A park ranger in Peru got a strange sight last week when he stumbled upon a cane toad swallowing a bat.
It happened at the Cerros de Amotape National Park where Yufani Olaya works. He quickly snapped a picture of the predatory attack and later shared it with biologist Phil Torres.
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"Olaya described the toad's success as 'out of nowhere the bat just flew directly into the mouth of the toad, which almost seemed to be sitting with its mouth wide open,'" Torres, who works at the Tambopata Research Center in the Peruvian Amazon, wrote on his blog.
"With toad-like reflexes, this cane toad was able to snatch the unsuspecting bat right out of the air as it flew too close to the ground, and apparently directly at the toad's awaiting mouth."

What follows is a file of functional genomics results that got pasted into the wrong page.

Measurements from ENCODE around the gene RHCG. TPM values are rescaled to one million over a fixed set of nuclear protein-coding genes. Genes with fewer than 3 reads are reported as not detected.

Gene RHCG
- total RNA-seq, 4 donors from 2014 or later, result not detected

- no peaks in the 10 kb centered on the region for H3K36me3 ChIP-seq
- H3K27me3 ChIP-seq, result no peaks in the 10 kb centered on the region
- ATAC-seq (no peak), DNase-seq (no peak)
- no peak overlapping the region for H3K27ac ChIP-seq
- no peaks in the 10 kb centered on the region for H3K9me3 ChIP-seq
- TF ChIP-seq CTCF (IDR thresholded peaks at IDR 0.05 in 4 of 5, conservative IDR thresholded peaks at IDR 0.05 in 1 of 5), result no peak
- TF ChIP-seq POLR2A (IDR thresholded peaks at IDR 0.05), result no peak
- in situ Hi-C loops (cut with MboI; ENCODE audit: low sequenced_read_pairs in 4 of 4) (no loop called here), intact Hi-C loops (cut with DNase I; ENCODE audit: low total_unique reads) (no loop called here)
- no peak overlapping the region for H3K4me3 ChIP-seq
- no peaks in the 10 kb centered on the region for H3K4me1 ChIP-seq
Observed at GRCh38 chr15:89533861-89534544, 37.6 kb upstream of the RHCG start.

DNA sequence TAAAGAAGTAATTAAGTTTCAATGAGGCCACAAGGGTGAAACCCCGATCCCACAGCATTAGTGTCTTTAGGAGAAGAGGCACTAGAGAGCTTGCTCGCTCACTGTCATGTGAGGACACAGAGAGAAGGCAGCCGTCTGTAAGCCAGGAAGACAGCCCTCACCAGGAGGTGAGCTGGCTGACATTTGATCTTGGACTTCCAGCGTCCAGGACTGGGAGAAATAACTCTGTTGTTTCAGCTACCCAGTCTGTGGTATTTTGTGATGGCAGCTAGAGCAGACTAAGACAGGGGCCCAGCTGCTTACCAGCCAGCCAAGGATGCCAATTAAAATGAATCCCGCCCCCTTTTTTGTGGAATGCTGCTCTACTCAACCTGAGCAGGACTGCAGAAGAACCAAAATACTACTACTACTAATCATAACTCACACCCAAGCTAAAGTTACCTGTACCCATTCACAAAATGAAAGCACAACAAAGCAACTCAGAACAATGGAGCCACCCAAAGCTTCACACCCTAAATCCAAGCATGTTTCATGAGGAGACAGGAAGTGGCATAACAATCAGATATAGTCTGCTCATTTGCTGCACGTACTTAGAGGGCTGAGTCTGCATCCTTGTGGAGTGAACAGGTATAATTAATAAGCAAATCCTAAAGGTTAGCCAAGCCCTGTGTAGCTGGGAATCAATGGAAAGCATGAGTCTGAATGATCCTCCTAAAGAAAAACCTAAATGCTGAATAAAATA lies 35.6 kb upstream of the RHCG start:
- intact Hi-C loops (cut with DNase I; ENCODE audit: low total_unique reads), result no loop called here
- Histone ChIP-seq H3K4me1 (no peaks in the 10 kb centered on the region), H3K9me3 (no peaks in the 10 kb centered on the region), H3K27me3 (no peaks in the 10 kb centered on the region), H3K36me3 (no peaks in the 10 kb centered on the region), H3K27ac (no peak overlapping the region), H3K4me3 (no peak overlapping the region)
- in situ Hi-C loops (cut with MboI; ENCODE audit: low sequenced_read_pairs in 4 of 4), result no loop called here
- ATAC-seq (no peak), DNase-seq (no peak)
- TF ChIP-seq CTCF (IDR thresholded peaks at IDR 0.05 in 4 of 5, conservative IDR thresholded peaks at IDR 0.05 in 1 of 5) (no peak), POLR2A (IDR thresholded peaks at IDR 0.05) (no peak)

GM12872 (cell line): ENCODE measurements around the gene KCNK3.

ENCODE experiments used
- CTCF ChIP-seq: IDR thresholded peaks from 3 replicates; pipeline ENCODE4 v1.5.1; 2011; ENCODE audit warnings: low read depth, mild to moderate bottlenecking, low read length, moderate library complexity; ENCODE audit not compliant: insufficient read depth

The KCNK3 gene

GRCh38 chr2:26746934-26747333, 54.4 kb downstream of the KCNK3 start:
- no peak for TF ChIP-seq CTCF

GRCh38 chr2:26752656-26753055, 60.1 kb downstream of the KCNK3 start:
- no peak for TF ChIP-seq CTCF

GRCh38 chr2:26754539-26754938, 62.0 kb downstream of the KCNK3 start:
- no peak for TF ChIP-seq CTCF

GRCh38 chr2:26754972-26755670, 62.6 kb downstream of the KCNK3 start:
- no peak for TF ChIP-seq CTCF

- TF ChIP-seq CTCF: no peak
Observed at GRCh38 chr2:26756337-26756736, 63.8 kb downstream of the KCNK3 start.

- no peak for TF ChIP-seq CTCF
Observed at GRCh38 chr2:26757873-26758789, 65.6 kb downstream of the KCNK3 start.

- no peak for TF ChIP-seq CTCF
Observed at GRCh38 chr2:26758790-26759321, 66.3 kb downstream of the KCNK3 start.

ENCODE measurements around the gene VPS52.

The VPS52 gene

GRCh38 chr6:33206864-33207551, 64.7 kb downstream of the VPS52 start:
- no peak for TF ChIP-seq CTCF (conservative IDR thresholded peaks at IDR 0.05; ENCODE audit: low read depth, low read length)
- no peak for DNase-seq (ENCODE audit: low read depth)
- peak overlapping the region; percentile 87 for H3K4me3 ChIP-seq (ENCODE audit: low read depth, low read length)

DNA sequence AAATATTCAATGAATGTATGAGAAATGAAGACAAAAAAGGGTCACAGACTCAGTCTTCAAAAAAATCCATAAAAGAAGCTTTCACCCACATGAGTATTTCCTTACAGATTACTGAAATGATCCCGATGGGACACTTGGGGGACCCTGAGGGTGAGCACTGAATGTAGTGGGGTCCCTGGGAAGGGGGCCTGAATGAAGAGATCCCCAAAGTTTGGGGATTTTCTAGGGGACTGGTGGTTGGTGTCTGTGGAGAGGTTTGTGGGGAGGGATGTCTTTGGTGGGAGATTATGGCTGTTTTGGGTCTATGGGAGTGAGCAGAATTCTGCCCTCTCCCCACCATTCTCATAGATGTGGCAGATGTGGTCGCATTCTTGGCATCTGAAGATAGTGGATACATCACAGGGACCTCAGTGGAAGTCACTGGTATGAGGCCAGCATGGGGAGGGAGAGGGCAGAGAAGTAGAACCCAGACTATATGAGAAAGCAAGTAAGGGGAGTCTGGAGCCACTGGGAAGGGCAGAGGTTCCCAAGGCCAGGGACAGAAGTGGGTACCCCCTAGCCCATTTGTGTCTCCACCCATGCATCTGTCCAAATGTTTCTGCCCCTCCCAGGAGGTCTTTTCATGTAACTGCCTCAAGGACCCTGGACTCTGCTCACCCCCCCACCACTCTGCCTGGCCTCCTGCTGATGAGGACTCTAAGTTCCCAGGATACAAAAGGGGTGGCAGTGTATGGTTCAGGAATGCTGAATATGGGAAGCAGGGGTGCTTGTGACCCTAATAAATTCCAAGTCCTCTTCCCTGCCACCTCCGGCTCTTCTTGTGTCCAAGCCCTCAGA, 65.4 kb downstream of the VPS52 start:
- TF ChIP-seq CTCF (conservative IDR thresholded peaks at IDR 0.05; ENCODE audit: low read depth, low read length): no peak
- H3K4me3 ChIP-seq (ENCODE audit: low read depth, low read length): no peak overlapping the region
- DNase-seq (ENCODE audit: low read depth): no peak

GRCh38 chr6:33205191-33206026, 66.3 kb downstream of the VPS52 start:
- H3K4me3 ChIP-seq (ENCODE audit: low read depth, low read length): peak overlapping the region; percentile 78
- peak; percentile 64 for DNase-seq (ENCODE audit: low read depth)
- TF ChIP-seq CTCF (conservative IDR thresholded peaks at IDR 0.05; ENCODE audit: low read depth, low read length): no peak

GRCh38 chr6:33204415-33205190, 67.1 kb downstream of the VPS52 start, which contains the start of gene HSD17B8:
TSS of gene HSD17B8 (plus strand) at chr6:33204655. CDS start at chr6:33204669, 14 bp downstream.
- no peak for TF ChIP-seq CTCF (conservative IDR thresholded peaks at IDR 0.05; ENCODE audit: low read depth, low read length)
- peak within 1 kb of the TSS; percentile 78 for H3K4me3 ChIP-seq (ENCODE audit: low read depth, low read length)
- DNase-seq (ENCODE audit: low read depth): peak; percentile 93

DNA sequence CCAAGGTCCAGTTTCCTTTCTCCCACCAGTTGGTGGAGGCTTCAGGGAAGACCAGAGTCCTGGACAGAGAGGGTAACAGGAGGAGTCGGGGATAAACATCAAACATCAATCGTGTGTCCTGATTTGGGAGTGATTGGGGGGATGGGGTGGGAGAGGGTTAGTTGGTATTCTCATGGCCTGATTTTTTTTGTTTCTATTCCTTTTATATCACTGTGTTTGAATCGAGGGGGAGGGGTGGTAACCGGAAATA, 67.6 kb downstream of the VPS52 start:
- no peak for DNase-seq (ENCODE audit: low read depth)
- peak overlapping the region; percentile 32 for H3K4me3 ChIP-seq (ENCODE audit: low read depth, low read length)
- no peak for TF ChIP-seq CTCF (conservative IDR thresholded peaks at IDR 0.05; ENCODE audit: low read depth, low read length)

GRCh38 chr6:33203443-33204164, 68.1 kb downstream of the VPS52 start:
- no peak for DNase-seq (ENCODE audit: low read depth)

Cane toads are known for being opportunistic feeders, Rachel Page, a researcher at the Smithsonian Tropical Research Institute in Panama, told LiveScience.com.
But normally, the situation would be reversed.
"My guess is that it is much more common the other way around — lots of bats will hunt frogs, going for the rustling sounds the frogs make as they move through the leaf litter, and some bats even go for the calls male frogs make to attract mates," Page said.
So did the toad ever manage to get those giant bat wings in its mouth?
"According to Olaya, no," Torres wrote on his blog. "The toad finally gave up and spat it out. While Olaya at first thought the bat was dead, he said it slowly recovered and was able to fly away. I'm sure it won't make that mistake again."
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